San Francisco 49ers hit by ransomware attack

San Francisco 49ers life size helmet outside Levi's Stadium
(Image credit: / Ken Wolter)

The San Francisco 49ers NFL team was hit by a major ransomware attack on the day of the Super Bowl.

The organization confirmed to ZDNet that it had been hit by the BlackByte ransomware group, but the attack itself was fortunately somewhat limited. 

In a statement confirming the incident, the 49ers said it “recently became aware of a network security incident” that disrupted its corporate IT network, but nothing more.

Leaking data

"Upon learning of the incident, we immediately initiated an investigation and took steps to contain the incident. Third-party cybersecurity firms were engaged to assist, and law enforcement was notified," the statement added.

"While the investigation is ongoing, we believe the incident is limited to our corporate IT network; to date, we have no indication that this incident involves systems outside of our corporate network, such as those connected to Levi's Stadium operations or ticket holders. As the investigation continues, we are working diligently to restore involved systems as quickly and as safely as possible."

The ransomware operators own a leak website where they advertise the data stolen from compromised endpoints that they plan on leaking to the public, with the San Francisco 49ers data reportedly appearing on the site late Saturday evening, just hours before the Super Bowl.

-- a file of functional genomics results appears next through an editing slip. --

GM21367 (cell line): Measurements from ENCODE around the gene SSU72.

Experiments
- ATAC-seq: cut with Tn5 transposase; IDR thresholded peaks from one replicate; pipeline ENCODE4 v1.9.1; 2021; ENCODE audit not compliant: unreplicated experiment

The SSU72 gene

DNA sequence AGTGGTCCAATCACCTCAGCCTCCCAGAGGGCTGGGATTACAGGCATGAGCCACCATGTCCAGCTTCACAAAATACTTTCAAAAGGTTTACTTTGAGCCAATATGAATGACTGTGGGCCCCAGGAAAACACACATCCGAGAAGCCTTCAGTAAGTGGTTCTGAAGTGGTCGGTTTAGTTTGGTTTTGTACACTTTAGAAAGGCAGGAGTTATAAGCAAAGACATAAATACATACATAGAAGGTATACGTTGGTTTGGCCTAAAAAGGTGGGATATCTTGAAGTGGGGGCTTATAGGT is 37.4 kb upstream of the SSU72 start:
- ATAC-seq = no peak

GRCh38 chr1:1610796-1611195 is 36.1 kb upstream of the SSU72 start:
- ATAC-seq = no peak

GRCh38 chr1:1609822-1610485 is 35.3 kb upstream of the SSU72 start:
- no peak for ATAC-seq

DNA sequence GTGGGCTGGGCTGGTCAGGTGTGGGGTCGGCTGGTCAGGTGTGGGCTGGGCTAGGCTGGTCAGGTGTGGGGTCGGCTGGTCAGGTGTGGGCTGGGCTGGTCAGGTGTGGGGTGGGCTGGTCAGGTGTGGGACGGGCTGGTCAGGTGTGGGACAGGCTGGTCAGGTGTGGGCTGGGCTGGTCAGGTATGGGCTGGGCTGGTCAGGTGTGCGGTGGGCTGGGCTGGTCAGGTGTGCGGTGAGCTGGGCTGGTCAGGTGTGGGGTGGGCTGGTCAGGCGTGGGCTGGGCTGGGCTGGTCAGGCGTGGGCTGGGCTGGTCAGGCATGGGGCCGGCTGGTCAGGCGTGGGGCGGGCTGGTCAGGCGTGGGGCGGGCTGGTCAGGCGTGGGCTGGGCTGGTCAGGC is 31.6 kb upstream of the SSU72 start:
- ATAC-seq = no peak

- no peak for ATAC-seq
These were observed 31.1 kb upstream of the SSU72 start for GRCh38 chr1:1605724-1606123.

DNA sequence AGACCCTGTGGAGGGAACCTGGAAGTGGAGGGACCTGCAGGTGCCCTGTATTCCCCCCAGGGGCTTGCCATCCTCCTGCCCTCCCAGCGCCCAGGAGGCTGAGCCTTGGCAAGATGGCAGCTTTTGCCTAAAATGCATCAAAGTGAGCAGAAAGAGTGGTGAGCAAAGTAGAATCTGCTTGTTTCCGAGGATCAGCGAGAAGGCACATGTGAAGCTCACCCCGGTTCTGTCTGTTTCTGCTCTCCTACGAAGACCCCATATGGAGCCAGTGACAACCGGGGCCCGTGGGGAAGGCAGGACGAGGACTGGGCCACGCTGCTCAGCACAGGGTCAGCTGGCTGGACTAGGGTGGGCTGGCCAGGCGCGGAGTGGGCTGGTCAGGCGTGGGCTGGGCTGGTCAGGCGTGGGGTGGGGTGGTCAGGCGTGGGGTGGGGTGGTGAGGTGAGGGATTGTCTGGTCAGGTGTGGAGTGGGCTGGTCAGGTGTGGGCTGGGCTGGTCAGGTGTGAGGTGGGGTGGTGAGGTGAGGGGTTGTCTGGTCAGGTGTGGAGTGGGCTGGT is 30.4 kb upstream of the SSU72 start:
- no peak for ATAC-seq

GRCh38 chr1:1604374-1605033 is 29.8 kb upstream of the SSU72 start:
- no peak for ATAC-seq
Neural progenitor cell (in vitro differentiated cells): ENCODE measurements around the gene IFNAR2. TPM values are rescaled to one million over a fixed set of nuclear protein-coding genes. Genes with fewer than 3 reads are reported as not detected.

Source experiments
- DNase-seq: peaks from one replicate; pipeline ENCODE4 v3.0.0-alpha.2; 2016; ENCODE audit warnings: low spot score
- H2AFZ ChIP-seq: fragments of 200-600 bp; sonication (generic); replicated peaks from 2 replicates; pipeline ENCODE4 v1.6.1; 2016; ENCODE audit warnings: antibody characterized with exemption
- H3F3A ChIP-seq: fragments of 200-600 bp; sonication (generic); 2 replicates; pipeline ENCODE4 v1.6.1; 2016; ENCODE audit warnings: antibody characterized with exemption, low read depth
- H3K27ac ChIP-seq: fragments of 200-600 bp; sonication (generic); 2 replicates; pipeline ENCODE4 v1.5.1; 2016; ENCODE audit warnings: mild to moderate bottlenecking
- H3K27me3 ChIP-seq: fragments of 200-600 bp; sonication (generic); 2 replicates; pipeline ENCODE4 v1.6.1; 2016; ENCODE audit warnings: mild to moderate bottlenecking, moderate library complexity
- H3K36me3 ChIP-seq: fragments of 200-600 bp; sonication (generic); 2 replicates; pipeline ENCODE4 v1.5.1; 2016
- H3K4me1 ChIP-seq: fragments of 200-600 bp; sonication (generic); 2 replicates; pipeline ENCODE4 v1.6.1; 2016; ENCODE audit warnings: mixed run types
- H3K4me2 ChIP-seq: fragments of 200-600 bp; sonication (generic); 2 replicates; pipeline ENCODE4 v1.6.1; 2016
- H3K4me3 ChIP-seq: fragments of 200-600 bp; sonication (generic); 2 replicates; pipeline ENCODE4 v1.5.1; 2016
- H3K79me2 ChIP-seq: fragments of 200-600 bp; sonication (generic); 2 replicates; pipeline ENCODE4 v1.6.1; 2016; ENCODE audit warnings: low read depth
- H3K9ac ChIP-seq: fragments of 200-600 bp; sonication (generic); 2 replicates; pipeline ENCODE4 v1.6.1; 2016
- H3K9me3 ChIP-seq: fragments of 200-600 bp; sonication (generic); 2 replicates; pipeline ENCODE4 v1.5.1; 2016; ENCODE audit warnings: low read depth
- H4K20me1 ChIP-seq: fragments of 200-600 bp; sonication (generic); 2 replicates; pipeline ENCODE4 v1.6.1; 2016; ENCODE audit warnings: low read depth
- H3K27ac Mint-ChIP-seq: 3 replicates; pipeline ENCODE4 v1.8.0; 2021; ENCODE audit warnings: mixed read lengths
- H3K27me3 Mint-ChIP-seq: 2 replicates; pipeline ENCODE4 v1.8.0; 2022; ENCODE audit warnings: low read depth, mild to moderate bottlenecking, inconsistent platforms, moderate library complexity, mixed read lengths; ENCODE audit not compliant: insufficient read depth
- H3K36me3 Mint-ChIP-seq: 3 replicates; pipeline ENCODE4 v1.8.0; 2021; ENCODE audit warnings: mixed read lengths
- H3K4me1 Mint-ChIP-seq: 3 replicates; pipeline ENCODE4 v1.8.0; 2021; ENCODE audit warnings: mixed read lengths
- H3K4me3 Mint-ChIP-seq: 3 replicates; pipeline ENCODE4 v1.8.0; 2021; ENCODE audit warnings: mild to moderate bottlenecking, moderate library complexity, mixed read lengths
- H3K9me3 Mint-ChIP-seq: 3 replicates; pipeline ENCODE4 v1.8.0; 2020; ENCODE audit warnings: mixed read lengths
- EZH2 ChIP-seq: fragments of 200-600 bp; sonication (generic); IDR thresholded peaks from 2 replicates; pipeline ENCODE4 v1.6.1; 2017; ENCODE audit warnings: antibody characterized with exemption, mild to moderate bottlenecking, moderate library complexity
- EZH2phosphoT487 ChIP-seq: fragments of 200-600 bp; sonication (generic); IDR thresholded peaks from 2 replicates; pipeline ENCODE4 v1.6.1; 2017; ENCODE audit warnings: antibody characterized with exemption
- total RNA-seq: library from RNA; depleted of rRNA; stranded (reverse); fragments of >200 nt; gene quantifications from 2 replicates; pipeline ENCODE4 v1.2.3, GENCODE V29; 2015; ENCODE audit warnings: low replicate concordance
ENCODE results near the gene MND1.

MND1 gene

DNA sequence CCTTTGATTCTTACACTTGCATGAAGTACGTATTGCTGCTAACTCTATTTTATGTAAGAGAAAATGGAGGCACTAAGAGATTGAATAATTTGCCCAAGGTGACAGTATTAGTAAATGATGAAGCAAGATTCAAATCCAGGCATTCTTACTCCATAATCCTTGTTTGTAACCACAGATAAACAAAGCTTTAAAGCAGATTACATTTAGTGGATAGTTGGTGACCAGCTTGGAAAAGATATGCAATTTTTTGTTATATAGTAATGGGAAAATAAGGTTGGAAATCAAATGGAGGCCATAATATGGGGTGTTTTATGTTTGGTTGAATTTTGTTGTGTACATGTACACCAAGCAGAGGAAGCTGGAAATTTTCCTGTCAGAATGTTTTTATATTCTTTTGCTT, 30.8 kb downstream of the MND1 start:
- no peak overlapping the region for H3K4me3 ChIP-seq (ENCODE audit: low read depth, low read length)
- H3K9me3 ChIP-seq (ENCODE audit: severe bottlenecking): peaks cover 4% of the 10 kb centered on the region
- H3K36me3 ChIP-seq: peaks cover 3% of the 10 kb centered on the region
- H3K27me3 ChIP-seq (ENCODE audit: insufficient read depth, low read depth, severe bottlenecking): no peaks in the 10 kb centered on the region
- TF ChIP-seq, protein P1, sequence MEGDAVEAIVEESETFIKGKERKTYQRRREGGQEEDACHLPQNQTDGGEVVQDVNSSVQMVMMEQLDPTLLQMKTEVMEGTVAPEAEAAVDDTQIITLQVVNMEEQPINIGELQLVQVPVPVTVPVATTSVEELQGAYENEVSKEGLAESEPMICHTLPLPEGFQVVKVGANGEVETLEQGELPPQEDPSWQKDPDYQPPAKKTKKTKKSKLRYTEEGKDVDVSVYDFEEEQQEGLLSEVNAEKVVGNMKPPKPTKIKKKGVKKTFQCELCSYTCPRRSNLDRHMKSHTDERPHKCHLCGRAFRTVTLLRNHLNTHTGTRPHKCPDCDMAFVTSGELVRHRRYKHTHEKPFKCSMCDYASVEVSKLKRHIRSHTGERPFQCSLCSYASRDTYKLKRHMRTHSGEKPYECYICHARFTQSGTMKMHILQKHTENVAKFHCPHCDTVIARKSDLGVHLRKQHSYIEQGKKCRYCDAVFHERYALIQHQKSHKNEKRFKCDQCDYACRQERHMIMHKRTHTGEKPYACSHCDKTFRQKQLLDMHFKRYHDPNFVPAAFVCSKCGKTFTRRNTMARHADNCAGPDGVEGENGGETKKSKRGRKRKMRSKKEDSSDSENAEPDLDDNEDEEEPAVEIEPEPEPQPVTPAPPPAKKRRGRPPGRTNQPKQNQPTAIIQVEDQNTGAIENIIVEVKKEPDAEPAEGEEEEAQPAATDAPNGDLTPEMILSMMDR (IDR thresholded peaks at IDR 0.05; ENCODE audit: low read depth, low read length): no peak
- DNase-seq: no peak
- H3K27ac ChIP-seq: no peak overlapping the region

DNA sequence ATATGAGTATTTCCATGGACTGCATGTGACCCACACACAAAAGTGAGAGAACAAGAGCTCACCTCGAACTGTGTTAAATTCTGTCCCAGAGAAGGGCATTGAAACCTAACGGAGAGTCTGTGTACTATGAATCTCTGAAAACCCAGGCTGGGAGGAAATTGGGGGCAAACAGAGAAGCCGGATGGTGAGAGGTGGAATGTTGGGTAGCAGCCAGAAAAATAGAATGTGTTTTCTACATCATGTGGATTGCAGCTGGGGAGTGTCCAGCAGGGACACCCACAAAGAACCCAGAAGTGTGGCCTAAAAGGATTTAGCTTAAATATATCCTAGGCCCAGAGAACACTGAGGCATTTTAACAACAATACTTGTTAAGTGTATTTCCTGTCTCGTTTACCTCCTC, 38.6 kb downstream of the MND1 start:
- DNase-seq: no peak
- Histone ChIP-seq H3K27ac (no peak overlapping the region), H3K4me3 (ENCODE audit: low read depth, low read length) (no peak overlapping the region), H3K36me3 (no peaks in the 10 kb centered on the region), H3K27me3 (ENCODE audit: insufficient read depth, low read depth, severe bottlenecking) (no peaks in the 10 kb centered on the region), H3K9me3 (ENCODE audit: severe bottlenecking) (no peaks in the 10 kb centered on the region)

ZDNet also hints that the FBI probably knew about the hack in advance, as the law enforcement agency issued a warning about BlackByte just a day before the incident was made public.

"As of November 2021, BlackByte ransomware had compromised multiple US and foreign businesses, including entities in at least three US critical infrastructure sectors (government facilities, financial, and food & agriculture). BlackByte is a Ransomware as a Service (RaaS) group that encrypts files on compromised Windows host systems, including physical and virtual servers," the FBI had warned. 

"Some victims reported the actors used a known Microsoft Exchange Server vulnerability as a means of gaining access to their networks. Once in, actors deploy tools to move laterally across the network and escalate privileges before exfiltrating and encrypting files. In some instances, BlackByte ransomware actors have only partially encrypted files."

BlackByte, a Ransomware-as-a-service (RaaS) operation, was established sometime last year. The master key (a decryptor, basically), was made available in October 2021 by cybersecurity researchers from Trustwave.

Sead Fadilpašić

Sead is a seasoned freelance journalist based in Sarajevo, Bosnia and Herzegovina. He writes about IT (cloud, IoT, 5G, VPN) and cybersecurity (ransomware, data breaches, laws and regulations). In his career, spanning more than a decade, he’s written for numerous media outlets, including Al Jazeera Balkans. He’s also held several modules on content writing for Represent Communications.